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by Jerry Ousley
12/16/2011 / Holidays
While I don't believe that riding a train is the most economical and quickest way of travel it is fun to take a train ride. We did that recently with our daughter, her husband, and of course our granddaughter. It was around Christmas time and we went to a neighboring town which sported a Santa Express ride. It was only about a twenty minute ride but we enjoyed it thoroughly.
It was thrilling to watch our two year old granddaughter as she met the "train elf," watched the conductor punch all our tickets and she was especially delighted when Santa walked through the door. Shortly before her mother had asked her what she was going to tell Santa she wanted for Christmas. The two year old had no problem spouting off a long list of things. Funny, when Santa stopped by our booth she was pretty much speechless. Do you suppose she changed her mind and didn't want all those things after all? I doubt it.
We had dressed in Christmas attire even wearing those red and white Santa hats. Our granddaughter had on a green sweatshirt that sported a reindeer on the front. However, she thought that it looked like something else. When we asked her what it was she promptly said, "A dog." When my wife corrected her she responded, "Yeah, a dog-reindeer." She finally decided that it was a dog with antlers.
The train of course was pulled by a locomotive from which we derive the word locomotion. The word means "to move from place to place." That's fairly descriptive of a passenger train because it stops frequently but continues on to the next stop.
When we think about love one of the most quoted scriptures has come to be known as the "Love Chapter" 1 Corinthians 13. It reads, "Though I speak with the tongues of men and of angels, but have not love, I have become sounding brass or a clanging symbol. And though I have the gift of prophecy, and understand all mysteries and all knowledge, and though I have all faith, so that I could remove mountains, but have not love, I am nothing. And though I bestow all my goods to feed the poor, and though I give my body to be burned, but have not love, it profits me nothing. Love suffers long and is kind; love does not envy; love does not parade itself, is not puffed up; does not behave rudely, does not seek its own, is not provoked, thinks no evil; does not rejoice in iniquity, but rejoices in the truth; bears all things, believes all things, hopes all things, endures all things. Love never fails. But whether there are prophecies, they will fail; whether there are tongues, they will cease; whether there is knowledge, it will vanish away. For we know in part and we prophesy in part. But when that which is perfect has come, then that which is in part will be done away. When I was a child I spoke as a child, I understood as a child, I thought as a child; but when I became a man I put away childish things. For now we see in a mirror, dimly, but then face to face. Now I know in part, but then I shall know just as I also am known. And now abide faith, hope, love, these three; but the greatest of these is love." Many words have been spoken regarding this passage. Though I quote from the New King James Version, when it comes to this chapter I really like the King James rendering which uses the word "charity" in place of "love." I like that word because it literally means "love in action." True love does something. It goes places. It touches lives and makes a difference. That's locomotion love.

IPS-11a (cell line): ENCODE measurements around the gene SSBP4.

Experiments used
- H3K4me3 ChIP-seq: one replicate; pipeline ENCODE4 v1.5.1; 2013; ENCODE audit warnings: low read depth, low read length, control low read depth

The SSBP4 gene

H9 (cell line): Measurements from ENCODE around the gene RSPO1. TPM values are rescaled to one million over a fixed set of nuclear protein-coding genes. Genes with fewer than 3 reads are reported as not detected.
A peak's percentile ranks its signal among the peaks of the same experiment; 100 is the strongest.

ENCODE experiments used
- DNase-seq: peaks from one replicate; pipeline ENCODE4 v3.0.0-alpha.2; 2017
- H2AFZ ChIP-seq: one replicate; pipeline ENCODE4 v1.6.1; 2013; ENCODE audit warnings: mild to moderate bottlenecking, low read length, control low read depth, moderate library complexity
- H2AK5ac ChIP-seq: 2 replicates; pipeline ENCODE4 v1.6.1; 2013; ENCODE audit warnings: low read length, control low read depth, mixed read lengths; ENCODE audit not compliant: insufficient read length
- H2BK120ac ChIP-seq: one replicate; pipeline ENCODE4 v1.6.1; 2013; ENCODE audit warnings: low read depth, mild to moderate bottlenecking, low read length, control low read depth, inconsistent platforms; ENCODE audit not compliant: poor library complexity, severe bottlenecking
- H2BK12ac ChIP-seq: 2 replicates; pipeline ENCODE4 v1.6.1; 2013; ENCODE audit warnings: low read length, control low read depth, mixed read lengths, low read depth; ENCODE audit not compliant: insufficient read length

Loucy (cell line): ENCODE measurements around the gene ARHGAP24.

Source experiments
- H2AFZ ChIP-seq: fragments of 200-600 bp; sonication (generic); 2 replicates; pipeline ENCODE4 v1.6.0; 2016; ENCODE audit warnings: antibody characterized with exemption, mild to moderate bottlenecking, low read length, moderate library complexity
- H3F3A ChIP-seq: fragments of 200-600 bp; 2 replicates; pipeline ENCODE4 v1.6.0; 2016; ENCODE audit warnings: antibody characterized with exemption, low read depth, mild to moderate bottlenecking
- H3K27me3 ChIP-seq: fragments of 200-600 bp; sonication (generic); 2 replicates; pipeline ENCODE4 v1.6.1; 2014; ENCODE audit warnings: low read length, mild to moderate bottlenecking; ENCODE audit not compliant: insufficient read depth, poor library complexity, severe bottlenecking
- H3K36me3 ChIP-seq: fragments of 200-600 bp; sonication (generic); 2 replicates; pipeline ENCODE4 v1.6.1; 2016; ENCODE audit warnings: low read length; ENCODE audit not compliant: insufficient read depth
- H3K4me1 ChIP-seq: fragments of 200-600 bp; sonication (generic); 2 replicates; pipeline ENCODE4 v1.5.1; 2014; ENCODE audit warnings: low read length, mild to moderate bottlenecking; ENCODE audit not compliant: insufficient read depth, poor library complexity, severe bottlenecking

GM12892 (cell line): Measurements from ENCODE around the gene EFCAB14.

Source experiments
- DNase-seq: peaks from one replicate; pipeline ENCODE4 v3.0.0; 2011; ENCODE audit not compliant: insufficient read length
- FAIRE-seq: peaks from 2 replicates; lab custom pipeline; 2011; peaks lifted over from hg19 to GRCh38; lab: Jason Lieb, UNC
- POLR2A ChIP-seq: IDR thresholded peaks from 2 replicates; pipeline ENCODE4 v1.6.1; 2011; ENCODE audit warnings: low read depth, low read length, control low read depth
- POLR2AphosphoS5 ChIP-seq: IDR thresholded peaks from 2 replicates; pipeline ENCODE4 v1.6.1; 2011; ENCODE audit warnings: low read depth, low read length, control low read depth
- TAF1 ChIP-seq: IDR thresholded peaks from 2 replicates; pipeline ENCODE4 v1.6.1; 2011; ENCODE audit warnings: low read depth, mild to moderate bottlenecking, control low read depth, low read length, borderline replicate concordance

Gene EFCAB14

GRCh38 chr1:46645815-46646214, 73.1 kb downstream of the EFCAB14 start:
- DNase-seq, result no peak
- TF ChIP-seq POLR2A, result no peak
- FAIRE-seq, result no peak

Just as Paul wrote in this chapter we could know every language in the world including the language of Heaven; we could have such wisdom and understanding that we are totally accurate in prophecy and understand all mysteries; we could have such great knowledge that we know all there is to know. We could give everything we make to the poor and sacrifice our bodies. But if we don't have love charity locomotion love then we are actually nothing.
Love does not let us or others down. Love does something about human need, human suffering and death. Of course we don't have the power in ourselves to change things that need to be changed. But we can hop aboard the locomotion love train and let God guide us to our next destination.
Jerry D. Ousley is the author of ïSoul Challengeï, ïSoul Journeyï, ïOrdealï, ïThe Spirit Bread Daily Devotional and his first novel ïThe Shoe Tree.ï Visit our website at spiritbread.com to download these and more completely free of charge.
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